Developments in invoice processing have made the practice much easier and faster than before, but have also made it more challenging for accounts payable to improve at the same pace.  This is because of the many inter-dependencies in the purchase-to-pay process.

One question I often get asked is whether it is beneficial to interpret invoice rows on paper invoices, or if interpretation on the invoice header level is good enough (invoice header level meaning e.g. invoice number, total amount, currency, due date, etc.). The answer is that it depends on what you want to achieve.

Let me give you an example. Let’s say that you want to manage your invoices with as little manual input as possible, meaning that a certain predefined level of deviation between the order and the invoice is acceptable. Perhaps you expect a surcharge on freight, for example. In this case it would be sufficient to match the invoice only on the header level, and to automate the inspection and approval process (provided the deviating net amount is within predefined tolerance limits). Thus, there would be no need to interpret the rows from the invoice.

However, if you would want to check for all the inconsistencies between the rows in the order, the goods you have received, and what has been specified on the invoice, then you would need to interpret the invoice rows. In this situation, the quality of the invoice data becomes essential in order to avoid unnecessary manual work, or to investigate deviations that might turn out to be incorrect interpretations (OCR) of the invoice data, and not actual errors in the invoice.

Personally I always recommend that customers who want to use row level data should consider increasing their usage of e-invoicing, instead of trying to interpret invoice rows from paper invoices. I recommend this as the e-invoice will provide you with a higher quality of data overall, as the data doesn’t need to be interpreted (OCR) and manually verified from paper.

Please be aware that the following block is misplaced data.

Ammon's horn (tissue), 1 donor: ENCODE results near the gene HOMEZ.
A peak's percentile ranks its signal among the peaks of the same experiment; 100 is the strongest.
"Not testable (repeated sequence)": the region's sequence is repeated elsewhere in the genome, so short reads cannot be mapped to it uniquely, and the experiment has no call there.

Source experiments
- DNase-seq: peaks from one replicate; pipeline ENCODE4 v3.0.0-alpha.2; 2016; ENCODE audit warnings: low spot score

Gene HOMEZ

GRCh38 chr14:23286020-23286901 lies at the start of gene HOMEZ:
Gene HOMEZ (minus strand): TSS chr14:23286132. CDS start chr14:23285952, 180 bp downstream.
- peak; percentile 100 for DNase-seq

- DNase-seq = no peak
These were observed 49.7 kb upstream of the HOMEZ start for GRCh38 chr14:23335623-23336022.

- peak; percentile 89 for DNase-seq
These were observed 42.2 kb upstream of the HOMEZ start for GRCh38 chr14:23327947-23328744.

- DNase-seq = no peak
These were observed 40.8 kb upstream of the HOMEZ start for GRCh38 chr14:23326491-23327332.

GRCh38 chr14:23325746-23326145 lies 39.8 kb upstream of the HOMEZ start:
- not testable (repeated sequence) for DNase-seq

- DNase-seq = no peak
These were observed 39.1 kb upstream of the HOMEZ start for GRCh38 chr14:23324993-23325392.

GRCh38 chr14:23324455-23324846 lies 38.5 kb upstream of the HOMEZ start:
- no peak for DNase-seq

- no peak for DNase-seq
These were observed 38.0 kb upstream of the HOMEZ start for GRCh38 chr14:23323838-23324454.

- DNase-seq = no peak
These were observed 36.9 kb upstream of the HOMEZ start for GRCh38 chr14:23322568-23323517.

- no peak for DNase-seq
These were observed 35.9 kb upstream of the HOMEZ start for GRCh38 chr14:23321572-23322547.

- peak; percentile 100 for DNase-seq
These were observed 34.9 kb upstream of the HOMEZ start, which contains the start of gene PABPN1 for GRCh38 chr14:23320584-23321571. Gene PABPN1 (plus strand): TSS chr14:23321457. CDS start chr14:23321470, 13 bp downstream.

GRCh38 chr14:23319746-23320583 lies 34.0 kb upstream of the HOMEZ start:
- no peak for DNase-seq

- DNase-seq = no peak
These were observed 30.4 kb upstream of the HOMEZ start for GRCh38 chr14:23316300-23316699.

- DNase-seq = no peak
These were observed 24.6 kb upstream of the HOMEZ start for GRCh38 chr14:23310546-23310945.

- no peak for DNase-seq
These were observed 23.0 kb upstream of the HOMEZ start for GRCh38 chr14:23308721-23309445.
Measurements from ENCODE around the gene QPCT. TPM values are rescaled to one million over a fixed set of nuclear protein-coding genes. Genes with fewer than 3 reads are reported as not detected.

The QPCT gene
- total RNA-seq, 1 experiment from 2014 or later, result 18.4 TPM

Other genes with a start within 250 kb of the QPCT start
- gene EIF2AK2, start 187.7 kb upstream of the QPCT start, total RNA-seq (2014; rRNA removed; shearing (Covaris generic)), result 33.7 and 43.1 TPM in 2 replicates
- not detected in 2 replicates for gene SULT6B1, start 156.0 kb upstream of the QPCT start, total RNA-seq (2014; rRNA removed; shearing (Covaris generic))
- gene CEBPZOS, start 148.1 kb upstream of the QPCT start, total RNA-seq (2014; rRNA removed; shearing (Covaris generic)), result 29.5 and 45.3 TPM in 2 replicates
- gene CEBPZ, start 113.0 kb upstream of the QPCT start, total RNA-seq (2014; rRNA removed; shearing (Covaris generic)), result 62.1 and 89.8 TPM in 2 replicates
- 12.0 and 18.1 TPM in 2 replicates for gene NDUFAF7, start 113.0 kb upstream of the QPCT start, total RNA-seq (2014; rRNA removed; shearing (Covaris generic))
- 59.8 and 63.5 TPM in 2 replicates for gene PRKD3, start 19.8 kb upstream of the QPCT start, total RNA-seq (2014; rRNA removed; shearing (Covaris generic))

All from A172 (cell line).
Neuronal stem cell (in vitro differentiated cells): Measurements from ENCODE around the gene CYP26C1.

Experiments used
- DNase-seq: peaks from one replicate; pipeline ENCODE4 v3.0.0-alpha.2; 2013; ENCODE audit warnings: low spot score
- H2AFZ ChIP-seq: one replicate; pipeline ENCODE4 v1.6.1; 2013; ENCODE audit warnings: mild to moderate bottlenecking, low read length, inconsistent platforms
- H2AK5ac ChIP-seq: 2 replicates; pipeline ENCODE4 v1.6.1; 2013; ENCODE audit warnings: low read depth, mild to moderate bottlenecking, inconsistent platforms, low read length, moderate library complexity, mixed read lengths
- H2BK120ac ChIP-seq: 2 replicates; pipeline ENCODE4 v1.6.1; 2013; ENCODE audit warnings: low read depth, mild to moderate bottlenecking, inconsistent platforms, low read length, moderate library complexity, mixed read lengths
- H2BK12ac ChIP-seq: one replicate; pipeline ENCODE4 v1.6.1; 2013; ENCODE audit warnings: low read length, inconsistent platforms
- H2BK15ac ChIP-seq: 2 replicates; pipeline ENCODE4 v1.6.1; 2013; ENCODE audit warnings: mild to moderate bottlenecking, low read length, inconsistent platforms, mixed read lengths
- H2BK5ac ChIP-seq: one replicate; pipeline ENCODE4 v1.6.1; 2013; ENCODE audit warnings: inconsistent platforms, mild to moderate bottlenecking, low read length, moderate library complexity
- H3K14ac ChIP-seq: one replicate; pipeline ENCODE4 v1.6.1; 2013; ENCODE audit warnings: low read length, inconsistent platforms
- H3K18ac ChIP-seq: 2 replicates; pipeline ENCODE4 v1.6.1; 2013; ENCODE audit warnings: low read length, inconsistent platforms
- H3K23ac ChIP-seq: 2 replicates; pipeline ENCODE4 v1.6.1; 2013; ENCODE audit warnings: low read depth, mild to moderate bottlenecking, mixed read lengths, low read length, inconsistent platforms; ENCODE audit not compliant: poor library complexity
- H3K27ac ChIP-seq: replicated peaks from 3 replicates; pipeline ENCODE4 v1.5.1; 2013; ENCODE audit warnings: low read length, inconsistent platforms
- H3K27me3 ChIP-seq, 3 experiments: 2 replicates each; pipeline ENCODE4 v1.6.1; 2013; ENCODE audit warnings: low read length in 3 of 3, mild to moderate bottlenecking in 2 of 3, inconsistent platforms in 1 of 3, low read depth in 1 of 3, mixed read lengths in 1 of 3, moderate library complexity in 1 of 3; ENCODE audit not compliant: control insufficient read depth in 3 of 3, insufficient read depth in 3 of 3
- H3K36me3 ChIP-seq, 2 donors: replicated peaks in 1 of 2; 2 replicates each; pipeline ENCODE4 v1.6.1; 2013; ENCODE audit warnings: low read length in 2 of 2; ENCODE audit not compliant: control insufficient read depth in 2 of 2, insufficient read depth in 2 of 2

Taking all the different types of invoice processing into account, the answer is even more complex. This is because specific types of invoices correlate to different types of purchases, some of which are easier to automate the invoices for than others. But the common denominator across the entire invoice handling process is invoice data quality.

In conclusion, I generally tell our customers that there is no conflict when it comes to header or row level interpretation. They complement each other and improve efficiency in the invoice process. But your e-invoicing ratio is important – especially if you are prone to using row level data. This is a closely watched KPI in top performing organizations, with the best always having it in the green.

To find out more valuable tips on how to improve your invoice process, please see our white paper "5 key points for successful invoice automation."

Tobias Wikström has more than 15 years’ experience in purchase-to-pay and cash management operations. He has supported hundreds of customers in their strategic alignment initiatives through invoice automation, supply chain and cash flow automation projects – gaining valuable cross-vertical knowledge in the process.

During recent years, cloud services and operations have also been within his focus areas. A strong believer in LEAN and continuous improvements, Tobias supports pragmatic approaches to complex challenges.